How to practice thankfulness

The act of being thankful can be difficult and requires an understanding of value.

Conrad Frommelt, Writer

I am not good at being thankful. Every time I try to conjure up feelings of thankfulness or gratitude, I find other things — guilt, apathy or confusion — instead. My efforts become a futile cycle of trying to make myself feel more thankful. I work to focus on how grateful I should be for the wonderful food in front of me and the loving family around me, but I realize I think those things but do not actually feel them strongly. I try to muster up thankfulness, which does not work, and so I end up shoving too much turkey into my mouth in defeat.

So this year, I decided to try a new tactic. Instead of hoping to find myself thankful at the end of November, I began investigating what thankfulness is for and how one goes about becoming thankful. I decided on three things. Becoming thankful happens gradually, it requires an understanding of a thing’s value and an understanding of how I acquire that thing.


I realized attempting to be thankful for really big things proved difficult — Jesus’s death on the cross, that I have a loving family, that we have a home — because, in a sense, I did not know what I was talking about. I do not know how to assign a value to Jesus’s death, I have always had the family I have and have never been homeless. I have no conception of life without those things and only an abstract understanding of how they benefit me.

So I started smaller with concrete things that I liked for simple reasons. My love for pumpkin pie filling came to mind. I can be grateful for pumpkin pie filling because I know its value — I like that taste, it makes me happy. It matters to me because I prefer and enjoy it.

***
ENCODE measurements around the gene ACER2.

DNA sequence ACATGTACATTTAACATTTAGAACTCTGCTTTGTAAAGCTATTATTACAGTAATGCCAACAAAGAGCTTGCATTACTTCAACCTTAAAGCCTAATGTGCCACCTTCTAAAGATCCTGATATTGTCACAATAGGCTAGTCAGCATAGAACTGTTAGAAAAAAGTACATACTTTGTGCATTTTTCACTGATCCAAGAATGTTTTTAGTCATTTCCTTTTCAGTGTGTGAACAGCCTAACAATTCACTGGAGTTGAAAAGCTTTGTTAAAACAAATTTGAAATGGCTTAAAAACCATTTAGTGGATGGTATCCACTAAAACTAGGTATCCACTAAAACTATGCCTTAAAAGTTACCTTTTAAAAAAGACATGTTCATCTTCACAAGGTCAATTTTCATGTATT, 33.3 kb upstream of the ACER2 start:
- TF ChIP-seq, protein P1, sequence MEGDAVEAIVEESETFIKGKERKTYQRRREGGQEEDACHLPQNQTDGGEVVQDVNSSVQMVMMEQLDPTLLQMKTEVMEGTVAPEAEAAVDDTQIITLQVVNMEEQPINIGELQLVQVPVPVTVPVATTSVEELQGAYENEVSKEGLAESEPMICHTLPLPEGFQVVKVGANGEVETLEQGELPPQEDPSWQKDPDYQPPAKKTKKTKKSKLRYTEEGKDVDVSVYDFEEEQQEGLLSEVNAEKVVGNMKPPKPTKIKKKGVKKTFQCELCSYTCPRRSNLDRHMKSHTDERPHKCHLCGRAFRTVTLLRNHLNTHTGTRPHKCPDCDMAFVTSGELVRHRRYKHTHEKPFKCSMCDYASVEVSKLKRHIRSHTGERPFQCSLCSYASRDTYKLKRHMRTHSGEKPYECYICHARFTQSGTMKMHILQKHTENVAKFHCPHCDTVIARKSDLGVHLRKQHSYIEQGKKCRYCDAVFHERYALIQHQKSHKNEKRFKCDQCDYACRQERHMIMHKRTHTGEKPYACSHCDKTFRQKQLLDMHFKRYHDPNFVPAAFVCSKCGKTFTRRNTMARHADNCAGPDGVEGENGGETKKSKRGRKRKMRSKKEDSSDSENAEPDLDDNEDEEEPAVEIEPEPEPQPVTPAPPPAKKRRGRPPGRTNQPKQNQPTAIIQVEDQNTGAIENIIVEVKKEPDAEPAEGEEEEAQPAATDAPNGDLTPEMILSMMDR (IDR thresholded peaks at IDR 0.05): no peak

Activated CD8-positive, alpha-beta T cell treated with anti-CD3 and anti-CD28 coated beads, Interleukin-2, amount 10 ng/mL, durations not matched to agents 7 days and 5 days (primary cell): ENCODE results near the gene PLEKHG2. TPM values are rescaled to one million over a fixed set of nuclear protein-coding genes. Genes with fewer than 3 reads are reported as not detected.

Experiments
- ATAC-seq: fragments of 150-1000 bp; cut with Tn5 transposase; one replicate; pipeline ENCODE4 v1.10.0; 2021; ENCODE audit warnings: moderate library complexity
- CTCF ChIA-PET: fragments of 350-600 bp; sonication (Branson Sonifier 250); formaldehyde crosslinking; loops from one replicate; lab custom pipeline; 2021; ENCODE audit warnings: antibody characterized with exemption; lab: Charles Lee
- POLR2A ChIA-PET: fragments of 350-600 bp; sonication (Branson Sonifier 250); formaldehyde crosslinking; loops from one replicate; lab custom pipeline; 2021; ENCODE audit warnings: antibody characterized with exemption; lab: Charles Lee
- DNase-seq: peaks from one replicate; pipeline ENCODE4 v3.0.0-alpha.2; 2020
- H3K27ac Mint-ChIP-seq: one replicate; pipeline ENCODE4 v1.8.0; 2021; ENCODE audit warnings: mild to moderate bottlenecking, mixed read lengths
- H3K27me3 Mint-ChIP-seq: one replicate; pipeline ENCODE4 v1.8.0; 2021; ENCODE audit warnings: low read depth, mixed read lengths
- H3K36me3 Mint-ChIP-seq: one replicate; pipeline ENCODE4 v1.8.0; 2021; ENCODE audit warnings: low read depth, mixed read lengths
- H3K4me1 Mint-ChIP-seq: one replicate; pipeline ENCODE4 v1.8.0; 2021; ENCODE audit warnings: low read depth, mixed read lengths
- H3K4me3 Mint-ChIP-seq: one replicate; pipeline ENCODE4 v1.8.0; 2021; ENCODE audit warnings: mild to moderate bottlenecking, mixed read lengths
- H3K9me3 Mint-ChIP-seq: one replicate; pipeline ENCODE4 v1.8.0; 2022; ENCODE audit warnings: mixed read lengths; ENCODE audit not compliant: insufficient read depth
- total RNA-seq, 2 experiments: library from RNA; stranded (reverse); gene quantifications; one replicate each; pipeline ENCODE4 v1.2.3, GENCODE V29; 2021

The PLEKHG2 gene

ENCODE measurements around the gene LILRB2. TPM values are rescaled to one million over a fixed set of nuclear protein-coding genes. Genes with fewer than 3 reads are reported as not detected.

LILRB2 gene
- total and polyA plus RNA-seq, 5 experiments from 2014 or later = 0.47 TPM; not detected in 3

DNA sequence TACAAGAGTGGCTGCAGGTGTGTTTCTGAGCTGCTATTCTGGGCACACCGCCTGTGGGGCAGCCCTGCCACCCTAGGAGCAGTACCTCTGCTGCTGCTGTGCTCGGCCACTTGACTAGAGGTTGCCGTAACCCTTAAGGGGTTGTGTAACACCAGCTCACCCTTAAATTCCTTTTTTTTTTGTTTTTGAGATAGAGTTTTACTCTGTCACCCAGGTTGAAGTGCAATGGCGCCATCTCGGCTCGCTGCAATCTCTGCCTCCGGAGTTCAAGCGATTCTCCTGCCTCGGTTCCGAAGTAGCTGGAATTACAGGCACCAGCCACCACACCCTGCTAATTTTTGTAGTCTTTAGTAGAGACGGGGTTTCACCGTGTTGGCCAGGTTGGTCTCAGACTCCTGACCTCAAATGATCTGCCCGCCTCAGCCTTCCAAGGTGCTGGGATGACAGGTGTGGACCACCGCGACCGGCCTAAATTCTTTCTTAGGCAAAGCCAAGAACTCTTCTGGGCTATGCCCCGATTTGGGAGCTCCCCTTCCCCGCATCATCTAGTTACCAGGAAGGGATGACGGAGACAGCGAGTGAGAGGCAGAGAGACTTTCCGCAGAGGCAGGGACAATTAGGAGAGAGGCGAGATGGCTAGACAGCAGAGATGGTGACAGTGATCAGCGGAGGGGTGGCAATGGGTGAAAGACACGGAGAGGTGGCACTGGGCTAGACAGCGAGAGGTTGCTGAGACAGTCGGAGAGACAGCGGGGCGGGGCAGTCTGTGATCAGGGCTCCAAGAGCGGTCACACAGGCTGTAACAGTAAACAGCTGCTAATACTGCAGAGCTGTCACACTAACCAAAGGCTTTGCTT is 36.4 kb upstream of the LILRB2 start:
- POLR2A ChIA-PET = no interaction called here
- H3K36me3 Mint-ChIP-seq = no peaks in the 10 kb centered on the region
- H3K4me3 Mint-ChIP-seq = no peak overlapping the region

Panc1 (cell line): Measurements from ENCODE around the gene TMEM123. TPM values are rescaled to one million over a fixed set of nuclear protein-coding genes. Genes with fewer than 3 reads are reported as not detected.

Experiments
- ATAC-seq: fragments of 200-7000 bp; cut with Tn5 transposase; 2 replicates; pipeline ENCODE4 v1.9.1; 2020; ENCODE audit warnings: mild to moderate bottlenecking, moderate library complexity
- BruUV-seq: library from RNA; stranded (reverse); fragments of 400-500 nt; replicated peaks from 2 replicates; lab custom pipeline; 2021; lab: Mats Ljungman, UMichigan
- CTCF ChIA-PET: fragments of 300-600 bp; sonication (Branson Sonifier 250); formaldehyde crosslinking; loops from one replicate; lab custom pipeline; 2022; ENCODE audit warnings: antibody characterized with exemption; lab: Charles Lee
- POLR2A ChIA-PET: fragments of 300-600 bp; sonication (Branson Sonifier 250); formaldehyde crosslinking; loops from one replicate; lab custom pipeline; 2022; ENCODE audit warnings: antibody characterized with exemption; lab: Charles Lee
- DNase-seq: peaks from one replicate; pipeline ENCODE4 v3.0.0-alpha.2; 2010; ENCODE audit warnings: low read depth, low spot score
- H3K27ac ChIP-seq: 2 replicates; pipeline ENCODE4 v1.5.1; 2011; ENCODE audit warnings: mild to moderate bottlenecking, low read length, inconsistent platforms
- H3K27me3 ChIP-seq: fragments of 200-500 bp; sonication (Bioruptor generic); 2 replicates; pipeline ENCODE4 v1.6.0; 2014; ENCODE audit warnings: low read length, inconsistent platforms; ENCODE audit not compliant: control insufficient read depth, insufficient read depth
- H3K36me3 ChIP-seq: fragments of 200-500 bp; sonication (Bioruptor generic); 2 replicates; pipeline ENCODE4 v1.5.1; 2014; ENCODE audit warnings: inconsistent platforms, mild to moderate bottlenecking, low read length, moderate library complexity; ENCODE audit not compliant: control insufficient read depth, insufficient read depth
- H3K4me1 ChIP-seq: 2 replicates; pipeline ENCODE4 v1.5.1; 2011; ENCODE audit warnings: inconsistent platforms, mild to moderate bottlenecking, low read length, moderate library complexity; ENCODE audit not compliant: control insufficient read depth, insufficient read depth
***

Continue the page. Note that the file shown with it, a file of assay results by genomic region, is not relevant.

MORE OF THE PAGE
In a simplistic sense, I can point to the effects of pie filling in my life and know when that effect does not exist. I become thankful for it because of what it does. This seems like a fundamental starting place for becoming thankful, but still too small for the crucifixion and the larger blessings in my life.


The next step seems like the hardest. I have to realize my own value and that I do not deserve any of the things I receive. I am not intrinsically owed what I find myself possessing — home, family, health. Sure, in an immediate sense I take steps to acquire and maintain what I have, but much of it does not depend on me. I have some control over my health, but not completely. My health then remains undeserved or unmerited. It is a gift.

These two main movements toward thankfulness are related. We must rightly recognize the good of a thing, what it does and why that thing is valuable. Then we have to justify how it came into our possession. Often, it was given to us. Then, our thankfulness can be pointed towards the giver of that gift.

But this process often proves difficult. So start small. Practice finding things which have value you can identify. Try finding one thing for all of your senses — what do you like to touch, to taste? Then mark that they bring you joy. In this small sense at least, I can practice being truly and honestly thankful.

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